I am not much of a gardener, but I do enjoy beautiful spaces, so over the last few summers, I have invested bits of time here and there to making the two small plots of dirt in our backyard functional and aesthetically pleasing. Due to being in my 8th and 9th months of pregnancy last year, I had a very hard time maintaining plots; consequently, they were in pretty rough shape this year.
As I have been trying to repair much of what had gotten out of control, I couldn’t help but reflect on how much life mirrors a garden. Weeds, like the unwanted things or situations in our life, are very persistent. While some aspects of my life are flourishing, aromatic, and pleasant, other areas are barren, confused, and directionless.
Since picking, pulling, and pruning allows me to work in silence, I have been able to reflect, identifying the areas that have stifled growth. I blame most of this on time. Time that was not spent being more aware of the state of my garden. Time not spent investing in relationships, or practicing self care. Time spent pursuing arenas that proved to be futile, but at the same time, necessary in order for me to grow.
When I came to realize much of my garden was barren, I determined that it’s because I wasn’t investing in life-giving things. I wasn’t connecting with God, writing, doing art, reading, working out, connecting with people – friends or simple acquaintances – or any of the other things that bring me to life. But, rather than focus on so many of the things I passively allowed to choke the life out of my garden, I am going to focus on the areas that bring me life, as well as the practices I have put in place to enable my garden to flourish:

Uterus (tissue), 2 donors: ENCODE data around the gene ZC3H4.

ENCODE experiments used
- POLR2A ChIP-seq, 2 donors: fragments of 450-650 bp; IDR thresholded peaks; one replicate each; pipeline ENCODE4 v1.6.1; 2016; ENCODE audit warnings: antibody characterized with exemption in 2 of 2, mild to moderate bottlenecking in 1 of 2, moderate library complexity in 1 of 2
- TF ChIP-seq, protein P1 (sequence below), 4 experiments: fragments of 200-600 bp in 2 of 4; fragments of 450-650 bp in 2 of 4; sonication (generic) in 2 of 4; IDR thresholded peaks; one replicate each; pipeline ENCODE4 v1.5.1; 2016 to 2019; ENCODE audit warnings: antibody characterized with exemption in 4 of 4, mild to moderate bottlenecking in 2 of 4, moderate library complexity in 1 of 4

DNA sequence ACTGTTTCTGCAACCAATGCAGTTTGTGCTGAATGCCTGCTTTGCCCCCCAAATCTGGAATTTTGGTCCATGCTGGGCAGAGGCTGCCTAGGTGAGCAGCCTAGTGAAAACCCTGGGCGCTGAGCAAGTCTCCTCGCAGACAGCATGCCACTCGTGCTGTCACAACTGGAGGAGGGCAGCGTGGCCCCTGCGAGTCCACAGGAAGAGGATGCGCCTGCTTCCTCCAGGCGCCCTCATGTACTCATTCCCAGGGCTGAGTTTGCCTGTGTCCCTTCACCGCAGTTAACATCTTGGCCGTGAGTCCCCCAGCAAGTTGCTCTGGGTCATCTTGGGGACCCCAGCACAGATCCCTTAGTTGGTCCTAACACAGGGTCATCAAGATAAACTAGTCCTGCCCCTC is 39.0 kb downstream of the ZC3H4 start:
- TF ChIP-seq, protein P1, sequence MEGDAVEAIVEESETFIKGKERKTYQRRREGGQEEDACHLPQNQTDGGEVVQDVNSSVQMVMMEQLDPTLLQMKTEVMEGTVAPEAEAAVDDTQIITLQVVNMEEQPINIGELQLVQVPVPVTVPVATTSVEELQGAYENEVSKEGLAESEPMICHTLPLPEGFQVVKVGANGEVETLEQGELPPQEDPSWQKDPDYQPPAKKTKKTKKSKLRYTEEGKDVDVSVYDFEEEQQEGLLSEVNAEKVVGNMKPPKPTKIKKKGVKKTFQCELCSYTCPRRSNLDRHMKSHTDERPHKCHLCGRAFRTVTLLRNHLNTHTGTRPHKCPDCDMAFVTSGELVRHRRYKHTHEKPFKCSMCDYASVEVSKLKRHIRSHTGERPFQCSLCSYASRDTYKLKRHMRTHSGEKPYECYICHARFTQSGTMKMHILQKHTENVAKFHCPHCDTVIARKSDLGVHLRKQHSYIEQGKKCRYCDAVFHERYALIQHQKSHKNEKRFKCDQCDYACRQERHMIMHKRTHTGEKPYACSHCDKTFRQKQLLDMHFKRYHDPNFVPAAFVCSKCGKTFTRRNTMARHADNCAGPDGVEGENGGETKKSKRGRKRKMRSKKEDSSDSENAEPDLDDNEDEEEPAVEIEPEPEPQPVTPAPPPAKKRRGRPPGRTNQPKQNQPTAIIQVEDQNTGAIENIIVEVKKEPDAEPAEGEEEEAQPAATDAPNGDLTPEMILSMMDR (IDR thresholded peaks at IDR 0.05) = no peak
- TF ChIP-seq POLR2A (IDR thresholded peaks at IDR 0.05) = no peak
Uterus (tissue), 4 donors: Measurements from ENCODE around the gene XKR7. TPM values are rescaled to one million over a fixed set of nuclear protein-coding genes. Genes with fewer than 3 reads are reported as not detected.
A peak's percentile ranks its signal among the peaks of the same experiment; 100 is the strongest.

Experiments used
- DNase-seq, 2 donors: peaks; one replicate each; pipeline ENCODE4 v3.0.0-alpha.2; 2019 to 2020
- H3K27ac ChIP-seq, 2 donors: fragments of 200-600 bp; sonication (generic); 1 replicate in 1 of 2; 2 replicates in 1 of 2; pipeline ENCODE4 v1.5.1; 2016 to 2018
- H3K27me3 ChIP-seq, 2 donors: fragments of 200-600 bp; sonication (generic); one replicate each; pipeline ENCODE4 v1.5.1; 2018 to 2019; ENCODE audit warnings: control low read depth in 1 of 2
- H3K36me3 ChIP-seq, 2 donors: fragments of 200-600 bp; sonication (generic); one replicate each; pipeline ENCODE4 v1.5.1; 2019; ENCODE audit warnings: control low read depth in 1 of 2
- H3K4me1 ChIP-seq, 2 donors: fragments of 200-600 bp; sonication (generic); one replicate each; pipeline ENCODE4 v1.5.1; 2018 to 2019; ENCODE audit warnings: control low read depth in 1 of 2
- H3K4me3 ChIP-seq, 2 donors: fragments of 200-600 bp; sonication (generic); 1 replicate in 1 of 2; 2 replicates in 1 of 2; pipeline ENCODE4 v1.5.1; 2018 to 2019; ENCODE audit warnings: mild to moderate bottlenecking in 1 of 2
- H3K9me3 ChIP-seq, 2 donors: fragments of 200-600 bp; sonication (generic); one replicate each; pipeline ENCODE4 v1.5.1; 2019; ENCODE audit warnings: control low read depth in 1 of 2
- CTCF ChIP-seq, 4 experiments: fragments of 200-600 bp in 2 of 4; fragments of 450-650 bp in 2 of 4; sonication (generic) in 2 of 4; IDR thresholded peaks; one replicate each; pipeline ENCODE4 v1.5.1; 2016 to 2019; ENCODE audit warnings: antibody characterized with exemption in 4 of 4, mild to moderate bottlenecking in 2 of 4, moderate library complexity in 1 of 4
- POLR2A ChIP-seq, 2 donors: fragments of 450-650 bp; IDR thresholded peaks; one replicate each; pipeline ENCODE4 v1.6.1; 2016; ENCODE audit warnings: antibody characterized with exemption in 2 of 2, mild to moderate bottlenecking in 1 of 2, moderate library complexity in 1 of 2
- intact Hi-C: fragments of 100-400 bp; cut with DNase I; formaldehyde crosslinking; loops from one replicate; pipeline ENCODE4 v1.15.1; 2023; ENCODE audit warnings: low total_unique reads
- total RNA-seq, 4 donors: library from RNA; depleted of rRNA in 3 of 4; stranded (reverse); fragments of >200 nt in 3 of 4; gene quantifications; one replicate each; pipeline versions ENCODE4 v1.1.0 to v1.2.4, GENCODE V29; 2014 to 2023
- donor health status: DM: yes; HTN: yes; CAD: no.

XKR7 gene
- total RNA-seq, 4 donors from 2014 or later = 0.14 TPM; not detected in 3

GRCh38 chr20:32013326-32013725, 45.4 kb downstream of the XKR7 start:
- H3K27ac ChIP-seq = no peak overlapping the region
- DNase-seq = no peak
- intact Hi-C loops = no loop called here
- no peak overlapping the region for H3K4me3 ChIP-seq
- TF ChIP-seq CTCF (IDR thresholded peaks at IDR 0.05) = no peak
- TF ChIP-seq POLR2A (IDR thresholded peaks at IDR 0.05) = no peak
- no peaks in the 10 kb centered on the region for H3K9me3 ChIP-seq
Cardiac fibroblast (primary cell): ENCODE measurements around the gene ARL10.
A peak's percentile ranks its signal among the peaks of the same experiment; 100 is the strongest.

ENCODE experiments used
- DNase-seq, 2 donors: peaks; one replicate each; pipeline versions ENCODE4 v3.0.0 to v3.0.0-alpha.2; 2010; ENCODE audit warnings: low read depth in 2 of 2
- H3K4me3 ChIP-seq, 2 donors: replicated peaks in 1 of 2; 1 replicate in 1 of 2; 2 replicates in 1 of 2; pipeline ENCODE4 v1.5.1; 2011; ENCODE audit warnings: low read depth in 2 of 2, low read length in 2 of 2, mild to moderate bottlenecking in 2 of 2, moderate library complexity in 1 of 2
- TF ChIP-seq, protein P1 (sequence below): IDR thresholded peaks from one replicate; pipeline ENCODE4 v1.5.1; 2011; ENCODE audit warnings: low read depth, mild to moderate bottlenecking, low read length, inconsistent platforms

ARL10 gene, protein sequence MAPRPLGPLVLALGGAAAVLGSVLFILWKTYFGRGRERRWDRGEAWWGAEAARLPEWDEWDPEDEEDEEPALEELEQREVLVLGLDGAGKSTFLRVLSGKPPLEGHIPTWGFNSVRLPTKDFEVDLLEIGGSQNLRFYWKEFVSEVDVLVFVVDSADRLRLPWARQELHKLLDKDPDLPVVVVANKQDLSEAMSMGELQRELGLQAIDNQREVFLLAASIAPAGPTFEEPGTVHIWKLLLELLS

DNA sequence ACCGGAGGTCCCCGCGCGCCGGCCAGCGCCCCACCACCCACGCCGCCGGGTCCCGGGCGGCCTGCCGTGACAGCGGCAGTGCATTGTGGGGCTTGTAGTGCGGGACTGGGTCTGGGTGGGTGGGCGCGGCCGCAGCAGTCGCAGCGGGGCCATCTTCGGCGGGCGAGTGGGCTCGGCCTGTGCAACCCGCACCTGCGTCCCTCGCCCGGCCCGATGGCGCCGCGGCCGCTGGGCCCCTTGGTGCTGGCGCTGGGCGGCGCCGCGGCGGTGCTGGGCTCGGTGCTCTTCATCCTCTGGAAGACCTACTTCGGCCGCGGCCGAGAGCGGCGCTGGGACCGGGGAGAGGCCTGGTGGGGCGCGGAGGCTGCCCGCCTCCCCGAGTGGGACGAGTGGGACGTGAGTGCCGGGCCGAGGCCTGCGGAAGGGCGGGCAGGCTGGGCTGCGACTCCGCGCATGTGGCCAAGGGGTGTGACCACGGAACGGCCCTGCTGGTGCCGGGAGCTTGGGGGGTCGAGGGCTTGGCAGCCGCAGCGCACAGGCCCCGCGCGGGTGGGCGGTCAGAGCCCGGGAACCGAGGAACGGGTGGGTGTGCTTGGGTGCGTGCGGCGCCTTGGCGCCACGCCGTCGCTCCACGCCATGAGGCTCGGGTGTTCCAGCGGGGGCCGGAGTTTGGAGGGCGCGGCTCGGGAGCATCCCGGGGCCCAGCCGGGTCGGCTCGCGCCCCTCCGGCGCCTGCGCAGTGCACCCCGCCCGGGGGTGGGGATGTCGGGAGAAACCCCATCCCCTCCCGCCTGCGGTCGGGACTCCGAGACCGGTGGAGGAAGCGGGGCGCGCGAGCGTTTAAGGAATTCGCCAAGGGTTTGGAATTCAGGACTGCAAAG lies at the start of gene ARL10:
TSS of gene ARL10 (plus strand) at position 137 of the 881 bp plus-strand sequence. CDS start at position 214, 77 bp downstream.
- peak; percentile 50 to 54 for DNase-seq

- I have installed a composter (figuratively and literally) to assist me in digesting all of the scraps, allowing them to harvest my garden.
- I have said goodbye to a career that was leading nowhere.
- I have said hello to a position with a non-profit that affords me the opportunity to serve sexually exploited women.
- I have made efforts to cultivate healthy friendships with like-minded individuals.
- I have started running again.
- I have allowed myself the opportunity to reflect, write, and be transparent with myself. (This is the biggest one.)
What’s interesting about gardening is that unless you observe the growth of a weed from its inception, you’re not often able to identify it as a weed (at least I wasn’t), and this is the same with life. Unless we take the time to acknowledge where the roots of our problems, insecurities, and unwanted things have been established, it’s hard to identify it as a choking hazard until it’s much too late. Thankfully, I can see what areas I allowed to suffocate my personal growth, and am now better equipped to pinpoint pursuits that could restrict me again. I can identify my weeds as they try to weave themselves amongst my flowers.
I know I am not the only one that has battled unwanted weeds, so I ask you to consider what weeds you have passively allowed to take over your life. What is stifling your growth?